TWiS Listening Post (0002)

A review, a haze, and a video

This issue is just for paid subscribers of This Week in Sound. It’s an experiment, intended to supplement the usual Tuesday and Friday issues.

This past week I asked what readers, in a highly unscientific poll, what might encourage them to pay to support This Week in Sound, and the results strongly weighed in favor of ambient music recommendations and an extra email. This format accomplishes both those ideas. We’ll see how it goes. I’m enjoying it.

Today, we’ve got: (1) a review, (2) a haze, and (3) a video.

I wrote a bit more about Oval’s recent album, Romantiq, which I reviewed for Pitchfork on Monday, plus a pice of jagged ambient music by the Japanese producer Corruption, and a live (defined broadly) video by Ukrainian synthesizer musician Igor Yalivec.

Oh, and one additional quick note about last week’s issue: Those voices in the Karen Vogt remix by Yolanda Moletta were in fact Moletta’s own singing, not simply samples of Vogt’s original track — so, “echoes,” yes, but not literal echoes.

Orbital Patterns Live

Glitchy atmospherics, shimmery foundational sonics

The YouTube channel of Orbital Patterns is always worth returning to. Over a year has passed since the Michigan-based musician’s The Lonely Orbit album, and in advance of news of a follow-up, there’s a steady stream of live ambient jams to fill the void. The latest is trademark Orbital Patterns: glitchy atmospherics, shimmery foundational sonics, slushy melodicism. He mixes in vocalizing and field recordings with a sublime sense of balance. The music is at once oceanic in its swelling, and wondrously detailed in its production.

This is the latest video I’ve added to my ongoing YouTube playlist of fine live performance of ambient music. Video originally posted at

Algorithmic Art Assembly 2022

And I'll be participating on March 11

The Algorithmic Art Assembly conference/festival is back, with quite the lineup. Additional details at It runs March 10, 11, and 12, 2022, at Gray Area in San Francisco (

I’m looking forward to being part of it, doing a live interview with Mark Fell, Rian Treanor, and James Bradbury on the second day. I gave a talk about the Disquiet Junto at the first Algorithmic Art Assembly, back in 2019. The organizer, Thorsten Sideb0ard, puts his all into this.

And here’s the full lineup:

Thursday 10th March (Algorave)
Rich DDT \ \ A/V Club \ Iván Abreu \ C. Lilly \ LuisaMei \ Spednar \ William Fields

Friday 11th March
Shader Park \ Jamie Fenton \ Chris Carlson \ Mark Fell, Rian Treanor & James Bradbury \ Amy Alexander \ Hannah Davis \ Lauren Sarah Hayes \ John Bischoff \ SPACEFILLER with Mick Marchan \ {arsonist} \ Trash Panda QC \ Myriam Bleau

Saturday 12th March
Phil Burk \ Barcelona AAA node w/ the Intelligent Instruments Lab \ RM Francis \ Ellen Phan \ Irwin/Miller \ Cassie Tarakajian \ Tom Hall \ Ross Goodwin \ CNDSD \ Kindohm \ Richard Devine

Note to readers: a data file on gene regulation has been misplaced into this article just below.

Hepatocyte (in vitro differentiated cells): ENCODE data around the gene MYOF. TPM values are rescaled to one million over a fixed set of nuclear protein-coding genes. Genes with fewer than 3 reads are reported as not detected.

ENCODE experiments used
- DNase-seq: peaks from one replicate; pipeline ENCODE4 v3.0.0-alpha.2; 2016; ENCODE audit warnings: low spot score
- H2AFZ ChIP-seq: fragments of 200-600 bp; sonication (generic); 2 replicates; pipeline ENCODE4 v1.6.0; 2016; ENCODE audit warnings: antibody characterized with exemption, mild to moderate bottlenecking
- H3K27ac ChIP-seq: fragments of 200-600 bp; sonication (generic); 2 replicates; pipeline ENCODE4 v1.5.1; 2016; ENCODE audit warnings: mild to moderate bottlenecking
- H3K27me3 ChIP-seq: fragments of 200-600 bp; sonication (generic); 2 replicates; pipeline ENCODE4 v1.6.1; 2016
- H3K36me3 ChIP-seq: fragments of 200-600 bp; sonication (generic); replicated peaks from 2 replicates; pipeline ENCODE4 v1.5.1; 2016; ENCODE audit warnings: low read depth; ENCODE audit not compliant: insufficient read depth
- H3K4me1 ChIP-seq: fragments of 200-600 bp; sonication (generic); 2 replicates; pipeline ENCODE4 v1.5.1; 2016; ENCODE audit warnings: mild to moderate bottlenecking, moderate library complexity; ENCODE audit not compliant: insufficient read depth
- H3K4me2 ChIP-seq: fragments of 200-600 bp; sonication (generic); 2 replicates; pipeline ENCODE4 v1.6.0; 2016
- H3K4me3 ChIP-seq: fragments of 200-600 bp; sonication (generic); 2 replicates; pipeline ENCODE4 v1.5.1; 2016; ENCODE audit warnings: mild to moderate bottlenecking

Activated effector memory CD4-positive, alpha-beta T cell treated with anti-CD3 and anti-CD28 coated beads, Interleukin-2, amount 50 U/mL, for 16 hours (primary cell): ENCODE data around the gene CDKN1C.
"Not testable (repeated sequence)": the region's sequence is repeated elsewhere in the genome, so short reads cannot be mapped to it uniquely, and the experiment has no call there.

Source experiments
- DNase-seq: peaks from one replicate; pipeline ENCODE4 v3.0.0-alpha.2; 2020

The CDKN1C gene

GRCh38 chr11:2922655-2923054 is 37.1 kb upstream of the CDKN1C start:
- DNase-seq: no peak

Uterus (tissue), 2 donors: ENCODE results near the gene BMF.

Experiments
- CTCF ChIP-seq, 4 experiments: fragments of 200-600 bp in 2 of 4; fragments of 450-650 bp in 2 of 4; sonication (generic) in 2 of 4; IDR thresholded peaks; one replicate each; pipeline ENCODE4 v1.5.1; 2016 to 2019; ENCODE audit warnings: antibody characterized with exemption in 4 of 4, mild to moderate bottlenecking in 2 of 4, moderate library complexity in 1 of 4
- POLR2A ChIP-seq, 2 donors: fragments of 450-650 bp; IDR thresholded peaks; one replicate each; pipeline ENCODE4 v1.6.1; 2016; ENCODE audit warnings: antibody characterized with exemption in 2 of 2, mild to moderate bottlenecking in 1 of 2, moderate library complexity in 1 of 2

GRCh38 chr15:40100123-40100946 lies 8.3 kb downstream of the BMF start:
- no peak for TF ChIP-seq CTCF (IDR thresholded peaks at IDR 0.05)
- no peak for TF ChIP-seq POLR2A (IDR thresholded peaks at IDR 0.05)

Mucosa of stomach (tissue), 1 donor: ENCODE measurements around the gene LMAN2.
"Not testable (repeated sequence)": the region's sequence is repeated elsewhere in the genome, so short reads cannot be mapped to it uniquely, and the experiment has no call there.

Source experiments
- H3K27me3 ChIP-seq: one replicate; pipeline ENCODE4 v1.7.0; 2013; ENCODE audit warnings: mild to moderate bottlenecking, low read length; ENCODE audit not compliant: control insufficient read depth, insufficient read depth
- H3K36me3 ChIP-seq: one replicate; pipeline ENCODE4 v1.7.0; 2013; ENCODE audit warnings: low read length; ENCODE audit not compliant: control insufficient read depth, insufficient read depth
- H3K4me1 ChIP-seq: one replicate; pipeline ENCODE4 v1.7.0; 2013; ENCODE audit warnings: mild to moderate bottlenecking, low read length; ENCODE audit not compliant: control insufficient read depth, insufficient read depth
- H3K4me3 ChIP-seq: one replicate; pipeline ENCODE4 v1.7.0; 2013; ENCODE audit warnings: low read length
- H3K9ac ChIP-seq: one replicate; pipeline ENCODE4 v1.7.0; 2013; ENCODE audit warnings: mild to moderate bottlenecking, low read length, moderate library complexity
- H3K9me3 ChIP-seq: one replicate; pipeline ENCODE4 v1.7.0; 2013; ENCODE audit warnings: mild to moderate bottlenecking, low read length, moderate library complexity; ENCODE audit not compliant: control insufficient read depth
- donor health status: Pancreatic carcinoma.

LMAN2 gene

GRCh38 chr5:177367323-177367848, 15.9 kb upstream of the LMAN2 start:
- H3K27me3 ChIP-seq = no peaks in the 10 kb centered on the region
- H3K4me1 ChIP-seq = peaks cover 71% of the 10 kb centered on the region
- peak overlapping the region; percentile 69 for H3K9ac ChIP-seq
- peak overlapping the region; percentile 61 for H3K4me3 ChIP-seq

Tickets at (Also, there are discounted festival scholarships for artists, students, and scholars from diverse backgrounds that are underrepresented in the fields of art, design, and technology. This scholarship gives preferences to those who self-identify as LGBTQ, women, nonbinary, or minority racial and ethnicity groups.)

#Jamuary Is Happening

Join in

It’s Jamuary, which, if you take note of the switch from “n” to “m” in the month, helps explain why YouTube is even more jam-packed with uploaded music tracks than usual. Like National Novel Writing Month (which takes place each November) or the somewhat lesser-known February Album Writing Month (which helpfully follows on the creative sparks of Jamuary’s heels), but more performative, more in-the-moment, Jamuary is a celebration of musical activity to kick off each new year. Jamuary is, in many ways, what is best about hashtag culture — about the way a communal rallying cry can provide an asynchronous-but-coherent sense of dispersed collaborative experience.

By way of example, there’s this reworking of various samples by the musician who goes by Keurslager Kurt. Piano and other sounds are layered, filtered, looped, and otherwise tweaked on the Digitakt (from the Gothenburg, Sweden, company Elektron) over the course of six minutes. Kurt credits another musician, Oscillator Sink, for having introduced the technique employed. (Also credited is the source of the piano sample: the Leo Svirsky album River Without Banks.) Oscillator Sink explains in his own tutorial that what he’s doing is using the Digitakt for — rather than the standard triggering of beat samples on a clock — “manipulating an ongoing sonic event.” That approach lends both the Oscillator Sink and Keurslager Kurt pieces an ambient quality, one that emphasizes stasis and texture rather than rhythm and percussion.

Jamuary is by no means a YouTube-exclusive pastime. It’s flourishing on Instagram, SoundCloud, Bandcamp, Twitter, and elsewhere.

This is the first video I’ve added this year to my ongoing YouTube playlist of fine live ambient performances. Video originally published at YouTube. More from Keurslager Kurt, who is based in Belgium, at and at, which has a collection of synthesizer kits for the AE Modular system, including a take on the excellent Sloth, originally created by Non-Linear Circuits.